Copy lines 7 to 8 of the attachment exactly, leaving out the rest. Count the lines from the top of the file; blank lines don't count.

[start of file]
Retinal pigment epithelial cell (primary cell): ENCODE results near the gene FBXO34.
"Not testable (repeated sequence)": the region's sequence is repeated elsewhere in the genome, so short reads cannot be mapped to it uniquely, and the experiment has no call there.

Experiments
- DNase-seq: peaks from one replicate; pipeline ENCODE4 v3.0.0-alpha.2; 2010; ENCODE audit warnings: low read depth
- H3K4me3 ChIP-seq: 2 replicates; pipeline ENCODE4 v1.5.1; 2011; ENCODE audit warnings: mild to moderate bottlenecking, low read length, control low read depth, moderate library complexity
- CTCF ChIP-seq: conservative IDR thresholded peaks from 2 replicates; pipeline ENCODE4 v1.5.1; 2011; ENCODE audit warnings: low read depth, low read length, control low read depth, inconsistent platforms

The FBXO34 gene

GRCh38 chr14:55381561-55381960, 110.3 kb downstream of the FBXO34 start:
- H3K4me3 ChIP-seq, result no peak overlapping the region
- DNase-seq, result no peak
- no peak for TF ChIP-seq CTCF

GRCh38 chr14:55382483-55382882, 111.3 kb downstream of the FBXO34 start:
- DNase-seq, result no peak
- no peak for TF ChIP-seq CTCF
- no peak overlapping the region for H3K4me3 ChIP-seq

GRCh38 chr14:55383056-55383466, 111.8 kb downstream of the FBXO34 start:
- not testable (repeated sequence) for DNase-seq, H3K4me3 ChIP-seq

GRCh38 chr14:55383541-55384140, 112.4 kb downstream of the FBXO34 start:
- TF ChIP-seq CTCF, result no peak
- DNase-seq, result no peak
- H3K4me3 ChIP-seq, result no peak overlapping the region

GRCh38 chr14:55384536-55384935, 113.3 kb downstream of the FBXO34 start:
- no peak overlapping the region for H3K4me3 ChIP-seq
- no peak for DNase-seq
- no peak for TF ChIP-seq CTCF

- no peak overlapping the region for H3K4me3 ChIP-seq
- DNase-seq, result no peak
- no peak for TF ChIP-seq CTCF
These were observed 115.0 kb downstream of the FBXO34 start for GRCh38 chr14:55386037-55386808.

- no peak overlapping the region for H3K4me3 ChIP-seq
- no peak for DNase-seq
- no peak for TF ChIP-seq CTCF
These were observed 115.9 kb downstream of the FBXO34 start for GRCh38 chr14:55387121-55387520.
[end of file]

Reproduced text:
The FBXO34 gene

GRCh38 chr14:55381561-55381960, 110.3 kb downstream of the FBXO34 start: